A 10.0g piece of metal at 100 degrees Celsius is transferred to a calorimeter containing 50.0mL of water initially at 23.0 degrees Celsius. Calculate the **Specific heat capacity** of the metal if the heat Capacity of the calorimeter Ccal is 25.0J/K. The final temperature is 25.6 degrees Celsius.
__Answer:__ the metal cooled from 100C down to 25.6C
while the water & the calorimeter warmed from 23 C up to 25.6C
heat lost by the metal = heat gained by water & by the calorimeter
- m C dT metal = m C dT water & C dT calorimeter
- [10(C)(25.6C -100)] = (50g)(4.184J/g-C)(25.6 - 23) & 25.0J/K(25.6 - 23C)
744(C) = 543.92 & 65
744 (C) = 608.92
C = 0.818 J/g-C
__Category:__ Chemistry

### What is the specific heat capacity of the alloy?

A 10.25 grams sample of metal alloy is heated to 99.10 C and then is dropped into 20.0 g of water in a calorimeter at 18.53 C. If the water temperature increases to 22.03 C, what is the **Specific heat capacity** of the alloy? The **Specific heat capacity** for water is 4.184 J/ gC.
__Answer:__ -q(alloy)=q(water)
-(10.25)(c alloy)(22.03 - 99.10) = (20)(4.184)(22.03-18.53)
c alloy = (20)(4.184)(22.03-18.53) / -(10.25)(22.03 - 99.10)
c alloy = 0.371 J/g C __Category:__ Chemistry

### What is the specific heat capacity of this metal?

How would you set this formula up?
I know it would be -mcΔT = mcΔT
A piece of metal with a mass of 15.0 is heated to 97°C. The metal is placed in 80g of water at 22°C. The temperature of the water rises to 50.5°C. What is the **Specific heat capacity** of the metal?
__Answer:__ Essentially, the the heat energy gained by the water= the heat energy lost by the metal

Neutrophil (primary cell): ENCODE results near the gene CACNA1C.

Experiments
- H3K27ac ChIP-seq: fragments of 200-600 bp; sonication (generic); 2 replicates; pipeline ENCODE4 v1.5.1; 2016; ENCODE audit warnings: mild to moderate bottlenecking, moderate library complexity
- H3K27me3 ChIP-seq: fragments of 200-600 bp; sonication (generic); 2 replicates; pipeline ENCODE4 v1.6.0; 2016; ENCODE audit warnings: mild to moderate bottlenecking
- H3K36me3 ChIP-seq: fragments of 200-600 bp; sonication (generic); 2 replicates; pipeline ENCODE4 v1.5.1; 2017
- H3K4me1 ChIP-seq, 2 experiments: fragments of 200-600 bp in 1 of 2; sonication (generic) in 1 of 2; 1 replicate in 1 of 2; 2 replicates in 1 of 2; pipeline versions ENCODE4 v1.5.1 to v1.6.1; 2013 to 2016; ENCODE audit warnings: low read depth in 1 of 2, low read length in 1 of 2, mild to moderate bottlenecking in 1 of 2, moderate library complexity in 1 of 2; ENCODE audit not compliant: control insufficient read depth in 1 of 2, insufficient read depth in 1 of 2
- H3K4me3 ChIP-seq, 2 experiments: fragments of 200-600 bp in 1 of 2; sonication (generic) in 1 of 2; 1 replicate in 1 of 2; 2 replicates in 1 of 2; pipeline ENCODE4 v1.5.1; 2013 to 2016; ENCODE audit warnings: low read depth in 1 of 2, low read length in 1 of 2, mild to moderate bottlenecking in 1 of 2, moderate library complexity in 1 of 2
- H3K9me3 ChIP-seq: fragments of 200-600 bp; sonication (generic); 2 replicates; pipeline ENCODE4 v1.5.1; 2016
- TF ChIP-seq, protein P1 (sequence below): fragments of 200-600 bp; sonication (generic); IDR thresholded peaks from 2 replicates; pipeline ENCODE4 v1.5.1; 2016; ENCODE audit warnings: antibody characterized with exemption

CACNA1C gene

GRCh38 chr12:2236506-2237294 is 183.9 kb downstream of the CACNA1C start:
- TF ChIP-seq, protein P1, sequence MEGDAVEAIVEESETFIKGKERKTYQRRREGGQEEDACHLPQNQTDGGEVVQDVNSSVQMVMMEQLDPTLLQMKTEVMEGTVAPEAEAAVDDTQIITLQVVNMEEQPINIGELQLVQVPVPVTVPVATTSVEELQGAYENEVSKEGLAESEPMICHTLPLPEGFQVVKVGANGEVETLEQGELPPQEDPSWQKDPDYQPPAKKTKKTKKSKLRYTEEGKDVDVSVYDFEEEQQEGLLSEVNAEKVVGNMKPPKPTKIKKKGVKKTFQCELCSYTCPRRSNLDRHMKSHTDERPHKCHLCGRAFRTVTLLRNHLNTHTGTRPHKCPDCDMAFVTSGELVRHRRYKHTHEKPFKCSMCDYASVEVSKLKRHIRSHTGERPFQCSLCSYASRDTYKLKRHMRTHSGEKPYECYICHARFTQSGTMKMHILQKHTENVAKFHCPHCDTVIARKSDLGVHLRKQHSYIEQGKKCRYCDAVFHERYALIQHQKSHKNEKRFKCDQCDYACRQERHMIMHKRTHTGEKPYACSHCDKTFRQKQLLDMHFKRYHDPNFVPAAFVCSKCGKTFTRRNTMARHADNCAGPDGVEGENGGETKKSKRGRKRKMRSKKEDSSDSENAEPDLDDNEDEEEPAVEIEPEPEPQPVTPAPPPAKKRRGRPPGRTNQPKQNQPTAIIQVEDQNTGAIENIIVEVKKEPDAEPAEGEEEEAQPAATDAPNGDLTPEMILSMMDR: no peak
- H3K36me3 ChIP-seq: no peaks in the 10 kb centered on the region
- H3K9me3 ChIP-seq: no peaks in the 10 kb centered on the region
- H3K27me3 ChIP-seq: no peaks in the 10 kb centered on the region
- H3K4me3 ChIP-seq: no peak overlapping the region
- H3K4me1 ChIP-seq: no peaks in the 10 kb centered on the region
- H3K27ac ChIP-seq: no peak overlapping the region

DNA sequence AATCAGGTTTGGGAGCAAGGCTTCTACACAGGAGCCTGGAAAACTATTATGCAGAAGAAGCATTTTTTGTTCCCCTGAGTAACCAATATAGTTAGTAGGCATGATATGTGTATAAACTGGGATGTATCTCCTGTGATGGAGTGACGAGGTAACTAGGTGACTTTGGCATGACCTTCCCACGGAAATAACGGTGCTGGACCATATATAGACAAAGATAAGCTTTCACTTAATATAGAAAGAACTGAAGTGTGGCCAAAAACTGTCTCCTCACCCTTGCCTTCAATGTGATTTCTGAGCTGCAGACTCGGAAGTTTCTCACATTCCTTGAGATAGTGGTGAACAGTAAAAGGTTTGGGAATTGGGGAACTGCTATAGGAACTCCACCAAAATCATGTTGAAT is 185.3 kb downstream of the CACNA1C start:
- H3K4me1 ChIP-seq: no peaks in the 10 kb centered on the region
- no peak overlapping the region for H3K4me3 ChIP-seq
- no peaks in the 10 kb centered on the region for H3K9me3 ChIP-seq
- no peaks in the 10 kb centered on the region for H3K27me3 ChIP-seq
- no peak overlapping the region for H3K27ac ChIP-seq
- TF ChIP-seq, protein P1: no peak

Heat energy gained by the water, Q= mcΔT where m is the mass of the water, c is the **Specific heat capacity** of water and ΔT is the change in temperature of the water.
Q= 15.0 x 4.186 x (50.5-22)
= 1789.515 J
Heat energy gained by the piece of metal, Q= mcΔT where m is the mass of the metal, c is the **Specific heat capacity** of the metal and ΔT is the change in temperature of the metal which is 28.5°C
Rearranging the formula, we get c= Q/mΔT
= 1789.515/(80)(28.5)
= 0.784875J/kg/°C(answer)
I hope this helps! __Category:__ Chemistry

### What is the specific heat capacity of the metal?

A 10.0 g piece of metal at 100 °C is transferred to a calorimeter containing 50.0 mL of water initially at is 25.0 °C. Calculate the **Specific heat capacity** of the metal if the heat the heat capacity of the calorimeter Ccal is 25.0 J/°K. The final temperature, Tfinal is 25.6 °C.
__Answer:__ The heat lost by the metal = the heat absorbed by the water + calorimeter.
Heat absorbed by water = mass H2O x sp.ht. H2O x delta T =
(50.0 g)(4.184 J/g K)(25.6 - 25.0) = 126 J
Heat absorbed by calorimeter = Cp x delta T = (25.0 J/K)(25.6 - 25.0) = 15 J
Total heat absorbed by water + calorimeter = 126 + 15 = 141 J = heat lost by metal
Heat lost by metal = mass metal x sp.ht. metal x delta T =
(10.0 g)(sp. ht. metal)(100 - 25.6) = 744 x sp.ht. metal
141 = 744 x sp.ht. metal
141 / 744 = sp.ht. metal = 0.190 J/g K
I have assumed that the density of water = 1.00 g/mL (so that 50 mL = 50 g). Also, delta T in Celsius is the same as delta T in Kelvins.
__Category:__ Chemistry

### How does specific heat capacity affect climate in different regions?

How does **Specific heat capacity** affect climate in different regions? caqn some body plz help, i have to write a paragraph 4 this answer!!! plz plz thanx ... Specific Heat The specific heat is the amount of heat per unit mass ...

### What is the specific heat capacity of the specimen?

A precious-stone dealer wishes to find the **Specific heat capacity** of a 0.040-kg gemstone. The specimen is heated to 95.0°C and then placed in a 0.13-kg copper vessel that contains 0.072 kg of water at equilibrium at 25.0°C. The loss of heat to the external environment is negligible. When equilibrium is established, the temperature is 31.0°C.
__Answer:__ Heat lost from the water and copper equals heat gained by gem.
specific heat of water is 4.186 kJ/kgC
specific heat of copper is 386 J/kgC
4.186 kJ/kgC x 0.072 kg x (31–25) + 0.386 J/kgC x 0.13 kg x (31–25) = SH x 0.04 kg x (95–31)
1.808 + 0.301 = SH x 2.56
SH = 0.824 kJ/kgC or 824 J/kgC
edit, corrected arith
. __Category:__ Engineering

### Heat capacity - Wikipedia, the free encyclopedia

... density and its **Specific heat capacity** on a per-mass basis. ...